I tried to make everything as grounded in real science as possible – sometimes having to dig through research papers to find the right example to use. Interestingly, the one big leap I took, which was how Theo was able to find the bodies, I found out was actually just now beginning to be put into practice and wasn’t as far-fetched as I thought.

Do you have a background in a scientific discipline or do you do a lot of research for your writing (or both)? 

I spent several years working for the James Randi Educational Foundation developing double-blind testing protocols for unusual claims. This meant working with physicists, psychologists and others, helping them figure out how to test things where observer bias could adversely affect the experiment. While there I helped develop an experiment for the International Space Station and worked with government agencies.

Currently I’m working with an aerospace startup on developing research techniques for microgravity.

What’s currently on your nightstand?

I just finished The Black Cloud by Fred Hoyle. It’s a fascinating, albeit very British, science fiction story written by one of science’s most original thinkers. Hoyle was wrong on a few things, but he was also spot on with others and completely unafraid to ask challenging questions.

What was your favorite book when you were a child? 

Tunnel in the Sky by Robert Heinlein was the first book I ever read where I felt like the author was speaking directly to my young mind about what it meant to be self-sufficient and growing into an adult.

Can you name your top five favorite or most influential authors?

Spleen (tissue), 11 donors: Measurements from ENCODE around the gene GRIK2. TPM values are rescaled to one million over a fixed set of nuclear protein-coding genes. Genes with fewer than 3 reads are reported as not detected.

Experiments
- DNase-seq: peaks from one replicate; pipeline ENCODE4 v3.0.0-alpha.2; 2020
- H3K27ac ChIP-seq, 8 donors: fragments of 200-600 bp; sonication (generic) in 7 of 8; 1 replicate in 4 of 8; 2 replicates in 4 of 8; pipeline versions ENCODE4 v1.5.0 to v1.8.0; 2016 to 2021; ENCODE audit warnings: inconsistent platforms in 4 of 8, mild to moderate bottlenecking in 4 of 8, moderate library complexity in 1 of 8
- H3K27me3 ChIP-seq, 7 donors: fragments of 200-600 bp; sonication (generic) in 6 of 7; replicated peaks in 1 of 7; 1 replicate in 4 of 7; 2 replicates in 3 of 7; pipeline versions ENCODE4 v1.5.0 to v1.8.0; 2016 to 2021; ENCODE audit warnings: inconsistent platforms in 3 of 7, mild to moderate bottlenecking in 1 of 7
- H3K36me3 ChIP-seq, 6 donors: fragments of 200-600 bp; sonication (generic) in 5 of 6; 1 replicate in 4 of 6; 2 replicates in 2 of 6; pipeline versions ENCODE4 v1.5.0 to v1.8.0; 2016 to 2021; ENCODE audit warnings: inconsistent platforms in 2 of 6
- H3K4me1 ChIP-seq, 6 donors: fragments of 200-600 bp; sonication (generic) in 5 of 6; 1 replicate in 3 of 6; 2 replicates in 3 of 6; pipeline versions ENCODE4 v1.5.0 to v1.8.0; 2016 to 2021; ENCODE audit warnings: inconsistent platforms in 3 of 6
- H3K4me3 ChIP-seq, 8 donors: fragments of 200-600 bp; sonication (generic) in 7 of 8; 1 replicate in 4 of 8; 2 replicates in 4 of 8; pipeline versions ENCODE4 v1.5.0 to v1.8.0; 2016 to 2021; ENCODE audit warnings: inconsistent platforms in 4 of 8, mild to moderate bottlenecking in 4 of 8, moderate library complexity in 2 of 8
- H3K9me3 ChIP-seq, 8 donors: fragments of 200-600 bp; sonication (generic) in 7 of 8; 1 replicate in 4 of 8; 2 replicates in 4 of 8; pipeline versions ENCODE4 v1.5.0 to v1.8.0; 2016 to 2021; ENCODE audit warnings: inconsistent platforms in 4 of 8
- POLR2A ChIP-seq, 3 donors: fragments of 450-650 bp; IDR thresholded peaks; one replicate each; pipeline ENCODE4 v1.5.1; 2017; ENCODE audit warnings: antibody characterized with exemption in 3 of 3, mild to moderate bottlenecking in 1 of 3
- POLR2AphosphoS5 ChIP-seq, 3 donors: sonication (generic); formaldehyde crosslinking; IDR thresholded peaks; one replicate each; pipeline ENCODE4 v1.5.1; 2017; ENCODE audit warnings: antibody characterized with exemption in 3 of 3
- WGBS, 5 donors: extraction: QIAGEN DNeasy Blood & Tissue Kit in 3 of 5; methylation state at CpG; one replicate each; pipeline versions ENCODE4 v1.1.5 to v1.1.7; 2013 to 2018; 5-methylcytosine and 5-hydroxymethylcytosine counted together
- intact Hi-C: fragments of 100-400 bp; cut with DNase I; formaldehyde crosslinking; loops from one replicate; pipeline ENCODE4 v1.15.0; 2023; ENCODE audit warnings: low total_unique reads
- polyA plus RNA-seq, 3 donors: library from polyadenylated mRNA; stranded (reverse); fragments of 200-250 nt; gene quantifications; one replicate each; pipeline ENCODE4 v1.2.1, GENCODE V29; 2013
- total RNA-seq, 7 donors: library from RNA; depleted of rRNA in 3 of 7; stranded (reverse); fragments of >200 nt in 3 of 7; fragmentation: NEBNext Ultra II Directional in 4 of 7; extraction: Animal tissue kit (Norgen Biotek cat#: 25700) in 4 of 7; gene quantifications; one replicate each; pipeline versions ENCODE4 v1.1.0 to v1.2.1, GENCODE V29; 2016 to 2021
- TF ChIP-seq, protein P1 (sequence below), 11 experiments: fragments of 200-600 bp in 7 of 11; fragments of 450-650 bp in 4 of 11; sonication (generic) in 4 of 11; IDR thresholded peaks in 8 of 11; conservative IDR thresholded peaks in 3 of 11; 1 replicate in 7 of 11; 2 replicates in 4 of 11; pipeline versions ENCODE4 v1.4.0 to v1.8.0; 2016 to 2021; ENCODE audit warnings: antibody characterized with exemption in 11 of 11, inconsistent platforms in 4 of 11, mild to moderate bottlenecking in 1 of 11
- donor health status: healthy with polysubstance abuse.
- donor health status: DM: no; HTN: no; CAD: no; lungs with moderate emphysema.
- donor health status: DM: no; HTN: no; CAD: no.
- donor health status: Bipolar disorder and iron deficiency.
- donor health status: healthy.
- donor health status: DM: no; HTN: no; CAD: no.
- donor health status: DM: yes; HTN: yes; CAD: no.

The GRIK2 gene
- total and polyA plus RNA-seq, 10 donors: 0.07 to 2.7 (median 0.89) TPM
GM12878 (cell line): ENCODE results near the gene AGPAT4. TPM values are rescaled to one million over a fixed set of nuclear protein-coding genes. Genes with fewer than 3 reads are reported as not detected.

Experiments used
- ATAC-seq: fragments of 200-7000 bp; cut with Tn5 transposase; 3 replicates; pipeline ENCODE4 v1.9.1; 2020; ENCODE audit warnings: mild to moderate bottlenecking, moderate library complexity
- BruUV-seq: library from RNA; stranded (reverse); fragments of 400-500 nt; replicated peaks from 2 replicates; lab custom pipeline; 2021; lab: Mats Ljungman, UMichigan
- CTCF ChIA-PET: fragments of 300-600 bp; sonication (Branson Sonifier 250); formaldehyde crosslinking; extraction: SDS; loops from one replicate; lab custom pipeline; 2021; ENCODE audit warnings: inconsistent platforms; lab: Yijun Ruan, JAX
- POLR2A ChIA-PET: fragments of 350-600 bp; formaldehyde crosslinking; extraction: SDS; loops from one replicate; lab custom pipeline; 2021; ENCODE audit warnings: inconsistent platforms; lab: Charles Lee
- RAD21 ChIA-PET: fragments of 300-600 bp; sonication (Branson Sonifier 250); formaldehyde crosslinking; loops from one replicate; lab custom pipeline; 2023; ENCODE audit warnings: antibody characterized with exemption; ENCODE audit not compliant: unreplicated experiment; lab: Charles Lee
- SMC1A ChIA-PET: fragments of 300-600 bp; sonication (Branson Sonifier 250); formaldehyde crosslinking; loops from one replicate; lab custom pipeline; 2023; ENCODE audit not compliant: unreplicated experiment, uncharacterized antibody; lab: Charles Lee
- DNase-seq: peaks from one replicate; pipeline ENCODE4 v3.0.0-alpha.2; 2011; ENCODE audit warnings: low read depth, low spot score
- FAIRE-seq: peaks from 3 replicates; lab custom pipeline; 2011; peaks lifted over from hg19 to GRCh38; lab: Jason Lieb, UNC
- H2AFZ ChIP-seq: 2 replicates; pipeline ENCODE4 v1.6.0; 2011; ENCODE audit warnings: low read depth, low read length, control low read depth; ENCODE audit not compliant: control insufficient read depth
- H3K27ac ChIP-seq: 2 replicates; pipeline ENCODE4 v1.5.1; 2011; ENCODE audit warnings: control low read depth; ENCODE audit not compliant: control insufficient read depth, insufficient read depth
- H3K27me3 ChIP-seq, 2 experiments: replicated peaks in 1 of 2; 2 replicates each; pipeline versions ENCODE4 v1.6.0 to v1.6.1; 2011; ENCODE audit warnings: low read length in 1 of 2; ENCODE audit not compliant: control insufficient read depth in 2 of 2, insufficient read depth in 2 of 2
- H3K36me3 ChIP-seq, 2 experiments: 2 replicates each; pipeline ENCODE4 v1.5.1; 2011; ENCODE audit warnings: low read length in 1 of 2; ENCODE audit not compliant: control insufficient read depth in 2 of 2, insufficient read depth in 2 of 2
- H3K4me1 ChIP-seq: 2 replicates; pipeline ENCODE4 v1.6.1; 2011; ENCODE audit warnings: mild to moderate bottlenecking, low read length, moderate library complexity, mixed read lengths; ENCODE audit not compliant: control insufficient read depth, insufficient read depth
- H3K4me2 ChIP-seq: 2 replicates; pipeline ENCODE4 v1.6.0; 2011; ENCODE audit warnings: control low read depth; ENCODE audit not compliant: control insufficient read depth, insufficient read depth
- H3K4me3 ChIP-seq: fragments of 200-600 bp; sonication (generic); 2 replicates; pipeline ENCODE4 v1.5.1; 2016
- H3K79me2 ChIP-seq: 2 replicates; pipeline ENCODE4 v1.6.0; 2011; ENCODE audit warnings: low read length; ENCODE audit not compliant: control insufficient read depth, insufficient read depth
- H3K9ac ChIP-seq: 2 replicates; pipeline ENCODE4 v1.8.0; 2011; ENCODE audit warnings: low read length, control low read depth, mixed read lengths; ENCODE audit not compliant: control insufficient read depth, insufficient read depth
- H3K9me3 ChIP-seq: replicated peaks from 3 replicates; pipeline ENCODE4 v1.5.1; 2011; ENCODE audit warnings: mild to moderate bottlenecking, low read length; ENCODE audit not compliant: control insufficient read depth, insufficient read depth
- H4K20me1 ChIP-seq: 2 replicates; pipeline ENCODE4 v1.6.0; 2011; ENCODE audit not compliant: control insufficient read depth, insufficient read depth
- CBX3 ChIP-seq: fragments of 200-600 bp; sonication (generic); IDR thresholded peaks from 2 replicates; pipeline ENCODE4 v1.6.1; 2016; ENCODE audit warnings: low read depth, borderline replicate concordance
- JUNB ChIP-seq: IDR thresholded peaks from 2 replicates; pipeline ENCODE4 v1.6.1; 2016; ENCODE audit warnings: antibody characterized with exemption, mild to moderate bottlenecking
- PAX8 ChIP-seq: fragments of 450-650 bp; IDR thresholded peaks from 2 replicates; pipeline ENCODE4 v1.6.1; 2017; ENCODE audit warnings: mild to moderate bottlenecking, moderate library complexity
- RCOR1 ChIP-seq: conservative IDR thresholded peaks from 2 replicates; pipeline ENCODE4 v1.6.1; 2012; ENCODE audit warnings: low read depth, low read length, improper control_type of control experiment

That’s six. Artistic license.

What is a book you've faked reading? 

I can’t lie about a book. I have no trouble admitting that my tastes are more commercial than literary. My bookshelves are filled with pop-up books.

Can you name a book you've bought for the cover?

I’m so picky about books. But I realized who Chip Kidd was because I was always pulled in by his covers.

Is there a book that changed your life? 

The Autobiography of Benjamin Franklin. He is one of history’s most amazing self-made people.

Can you name a book for which you are an evangelist (and you think everyone should read)?

Not everything is for everyone. I could never recommend one book for everyone. However, my most frequent recommendation to people is Player of Games by Iain Banks. Other than that, I’ve been pushing Ashlee Vance’s Elon Musk biography. While Musk has set the record straight on a few points, it’s an extremely well-done book on a fascinating person.

Is there a book you would most want to read again for the first time?

Dune by Frank Herbert.

What is your idea of THE perfect day (where you could go anywhere/do anything/meet with anyone)?

I’m a very spoiled person. Getting to sit down and write means going anywhere and meeting anyone I choose. That may sound trite, but I’m serious.

I know there is a sequel to The Naturalist, Looking Glass, coming out next year. Is Looking Glass completed? Are you anticipating that the series will extend beyond these two books?

Most definitely.

What are you working on now?

See previous question ;)